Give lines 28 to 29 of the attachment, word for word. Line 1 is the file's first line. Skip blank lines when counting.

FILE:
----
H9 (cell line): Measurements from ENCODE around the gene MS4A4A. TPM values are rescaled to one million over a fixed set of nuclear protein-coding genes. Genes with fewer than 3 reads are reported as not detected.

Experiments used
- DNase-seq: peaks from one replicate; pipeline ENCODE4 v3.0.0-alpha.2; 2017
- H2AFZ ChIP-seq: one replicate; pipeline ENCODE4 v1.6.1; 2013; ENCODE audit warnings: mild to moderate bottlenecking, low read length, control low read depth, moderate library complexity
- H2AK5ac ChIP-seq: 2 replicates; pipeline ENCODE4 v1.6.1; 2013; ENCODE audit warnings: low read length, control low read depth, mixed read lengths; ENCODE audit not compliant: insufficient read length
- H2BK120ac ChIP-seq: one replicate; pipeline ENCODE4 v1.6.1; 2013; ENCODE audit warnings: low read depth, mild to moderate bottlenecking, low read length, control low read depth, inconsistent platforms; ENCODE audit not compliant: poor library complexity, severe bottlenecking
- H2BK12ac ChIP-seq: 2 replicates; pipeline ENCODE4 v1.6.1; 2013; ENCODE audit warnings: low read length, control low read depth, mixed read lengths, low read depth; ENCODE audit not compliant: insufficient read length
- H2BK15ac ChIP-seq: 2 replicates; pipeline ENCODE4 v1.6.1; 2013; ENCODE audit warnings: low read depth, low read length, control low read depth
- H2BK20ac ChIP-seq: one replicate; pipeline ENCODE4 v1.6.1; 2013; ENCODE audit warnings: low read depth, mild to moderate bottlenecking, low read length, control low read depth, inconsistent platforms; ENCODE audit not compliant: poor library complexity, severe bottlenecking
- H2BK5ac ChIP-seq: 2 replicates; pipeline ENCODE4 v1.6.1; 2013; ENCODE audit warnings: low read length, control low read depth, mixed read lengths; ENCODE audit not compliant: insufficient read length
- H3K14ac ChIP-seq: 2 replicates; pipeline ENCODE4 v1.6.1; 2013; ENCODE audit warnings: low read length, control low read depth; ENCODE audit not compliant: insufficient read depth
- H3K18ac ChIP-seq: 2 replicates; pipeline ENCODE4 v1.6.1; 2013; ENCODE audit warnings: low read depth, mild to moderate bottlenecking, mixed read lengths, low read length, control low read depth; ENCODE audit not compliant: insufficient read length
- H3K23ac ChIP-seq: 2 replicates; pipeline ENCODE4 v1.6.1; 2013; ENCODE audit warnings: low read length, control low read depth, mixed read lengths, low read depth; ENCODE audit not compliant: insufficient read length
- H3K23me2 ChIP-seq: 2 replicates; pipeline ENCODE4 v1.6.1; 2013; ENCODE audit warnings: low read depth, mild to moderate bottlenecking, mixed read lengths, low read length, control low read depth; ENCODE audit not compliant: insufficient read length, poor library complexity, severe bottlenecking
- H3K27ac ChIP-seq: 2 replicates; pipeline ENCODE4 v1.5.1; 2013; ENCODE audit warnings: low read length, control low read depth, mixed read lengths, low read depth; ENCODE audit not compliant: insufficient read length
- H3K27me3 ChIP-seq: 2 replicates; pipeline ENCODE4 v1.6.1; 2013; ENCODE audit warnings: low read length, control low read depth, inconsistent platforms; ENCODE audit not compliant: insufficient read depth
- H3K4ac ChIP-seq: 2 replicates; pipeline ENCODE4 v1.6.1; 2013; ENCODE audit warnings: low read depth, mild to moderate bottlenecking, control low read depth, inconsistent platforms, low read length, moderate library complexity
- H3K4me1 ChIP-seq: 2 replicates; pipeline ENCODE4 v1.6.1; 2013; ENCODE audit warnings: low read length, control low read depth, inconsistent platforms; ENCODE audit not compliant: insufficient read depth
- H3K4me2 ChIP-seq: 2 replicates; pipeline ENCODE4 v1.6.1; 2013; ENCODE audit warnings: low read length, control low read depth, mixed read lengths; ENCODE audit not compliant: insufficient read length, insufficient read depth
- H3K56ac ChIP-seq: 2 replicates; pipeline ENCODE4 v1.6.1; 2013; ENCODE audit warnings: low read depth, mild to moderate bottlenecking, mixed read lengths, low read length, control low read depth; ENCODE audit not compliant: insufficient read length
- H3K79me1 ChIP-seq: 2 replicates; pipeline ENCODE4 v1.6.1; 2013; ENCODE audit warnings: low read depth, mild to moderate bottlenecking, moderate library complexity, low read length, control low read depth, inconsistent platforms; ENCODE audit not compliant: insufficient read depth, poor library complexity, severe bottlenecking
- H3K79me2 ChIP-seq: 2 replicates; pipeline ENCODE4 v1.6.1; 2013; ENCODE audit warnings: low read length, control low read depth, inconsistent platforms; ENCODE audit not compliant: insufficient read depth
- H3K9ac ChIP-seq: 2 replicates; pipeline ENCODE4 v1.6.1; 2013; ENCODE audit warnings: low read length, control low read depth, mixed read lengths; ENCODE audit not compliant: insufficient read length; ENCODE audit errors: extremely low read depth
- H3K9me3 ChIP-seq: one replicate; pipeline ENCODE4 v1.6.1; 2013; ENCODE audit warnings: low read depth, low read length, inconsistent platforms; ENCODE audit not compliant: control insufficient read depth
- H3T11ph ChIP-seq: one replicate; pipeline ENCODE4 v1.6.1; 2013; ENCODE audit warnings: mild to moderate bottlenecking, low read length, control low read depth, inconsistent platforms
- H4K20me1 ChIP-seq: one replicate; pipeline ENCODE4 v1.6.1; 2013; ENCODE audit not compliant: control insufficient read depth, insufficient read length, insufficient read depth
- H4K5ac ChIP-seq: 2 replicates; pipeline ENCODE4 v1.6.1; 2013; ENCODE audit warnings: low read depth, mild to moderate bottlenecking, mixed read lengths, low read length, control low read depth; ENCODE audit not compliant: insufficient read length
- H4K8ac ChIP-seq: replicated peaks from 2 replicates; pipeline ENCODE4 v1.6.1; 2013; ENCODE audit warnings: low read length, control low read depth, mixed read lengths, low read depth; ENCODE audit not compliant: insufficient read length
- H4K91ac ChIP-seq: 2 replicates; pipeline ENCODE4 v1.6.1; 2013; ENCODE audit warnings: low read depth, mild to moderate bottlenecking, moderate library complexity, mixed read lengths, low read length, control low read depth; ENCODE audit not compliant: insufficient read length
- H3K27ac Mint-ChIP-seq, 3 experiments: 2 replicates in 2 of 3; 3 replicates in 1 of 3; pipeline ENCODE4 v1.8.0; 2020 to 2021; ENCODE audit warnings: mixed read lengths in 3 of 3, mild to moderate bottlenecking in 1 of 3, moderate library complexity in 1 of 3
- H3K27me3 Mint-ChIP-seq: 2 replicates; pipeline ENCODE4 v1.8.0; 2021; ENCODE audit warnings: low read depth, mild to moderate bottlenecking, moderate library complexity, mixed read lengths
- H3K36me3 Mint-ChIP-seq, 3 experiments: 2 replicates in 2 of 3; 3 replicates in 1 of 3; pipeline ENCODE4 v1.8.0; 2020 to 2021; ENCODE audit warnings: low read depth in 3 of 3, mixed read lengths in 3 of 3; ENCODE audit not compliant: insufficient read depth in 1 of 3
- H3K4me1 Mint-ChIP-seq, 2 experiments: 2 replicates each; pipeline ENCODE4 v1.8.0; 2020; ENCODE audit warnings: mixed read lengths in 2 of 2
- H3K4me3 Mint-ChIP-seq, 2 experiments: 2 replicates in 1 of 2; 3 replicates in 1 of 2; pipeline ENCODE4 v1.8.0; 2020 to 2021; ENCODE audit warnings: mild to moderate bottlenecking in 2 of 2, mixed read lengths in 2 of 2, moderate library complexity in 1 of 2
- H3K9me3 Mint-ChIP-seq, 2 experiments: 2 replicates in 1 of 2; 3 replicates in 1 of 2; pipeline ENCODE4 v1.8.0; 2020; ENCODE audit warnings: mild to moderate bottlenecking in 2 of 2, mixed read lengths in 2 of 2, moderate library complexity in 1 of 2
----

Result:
- H4K8ac ChIP-seq: replicated peaks from 2 replicates; pipeline ENCODE4 v1.6.1; 2013; ENCODE audit warnings: low read length, control low read depth, mixed read lengths, low read depth; ENCODE audit not compliant: insufficient read length
- H4K91ac ChIP-seq: 2 replicates; pipeline ENCODE4 v1.6.1; 2013; ENCODE audit warnings: low read depth, mild to moderate bottlenecking, moderate library complexity, mixed read lengths, low read length, control low read depth; ENCODE audit not compliant: insufficient read length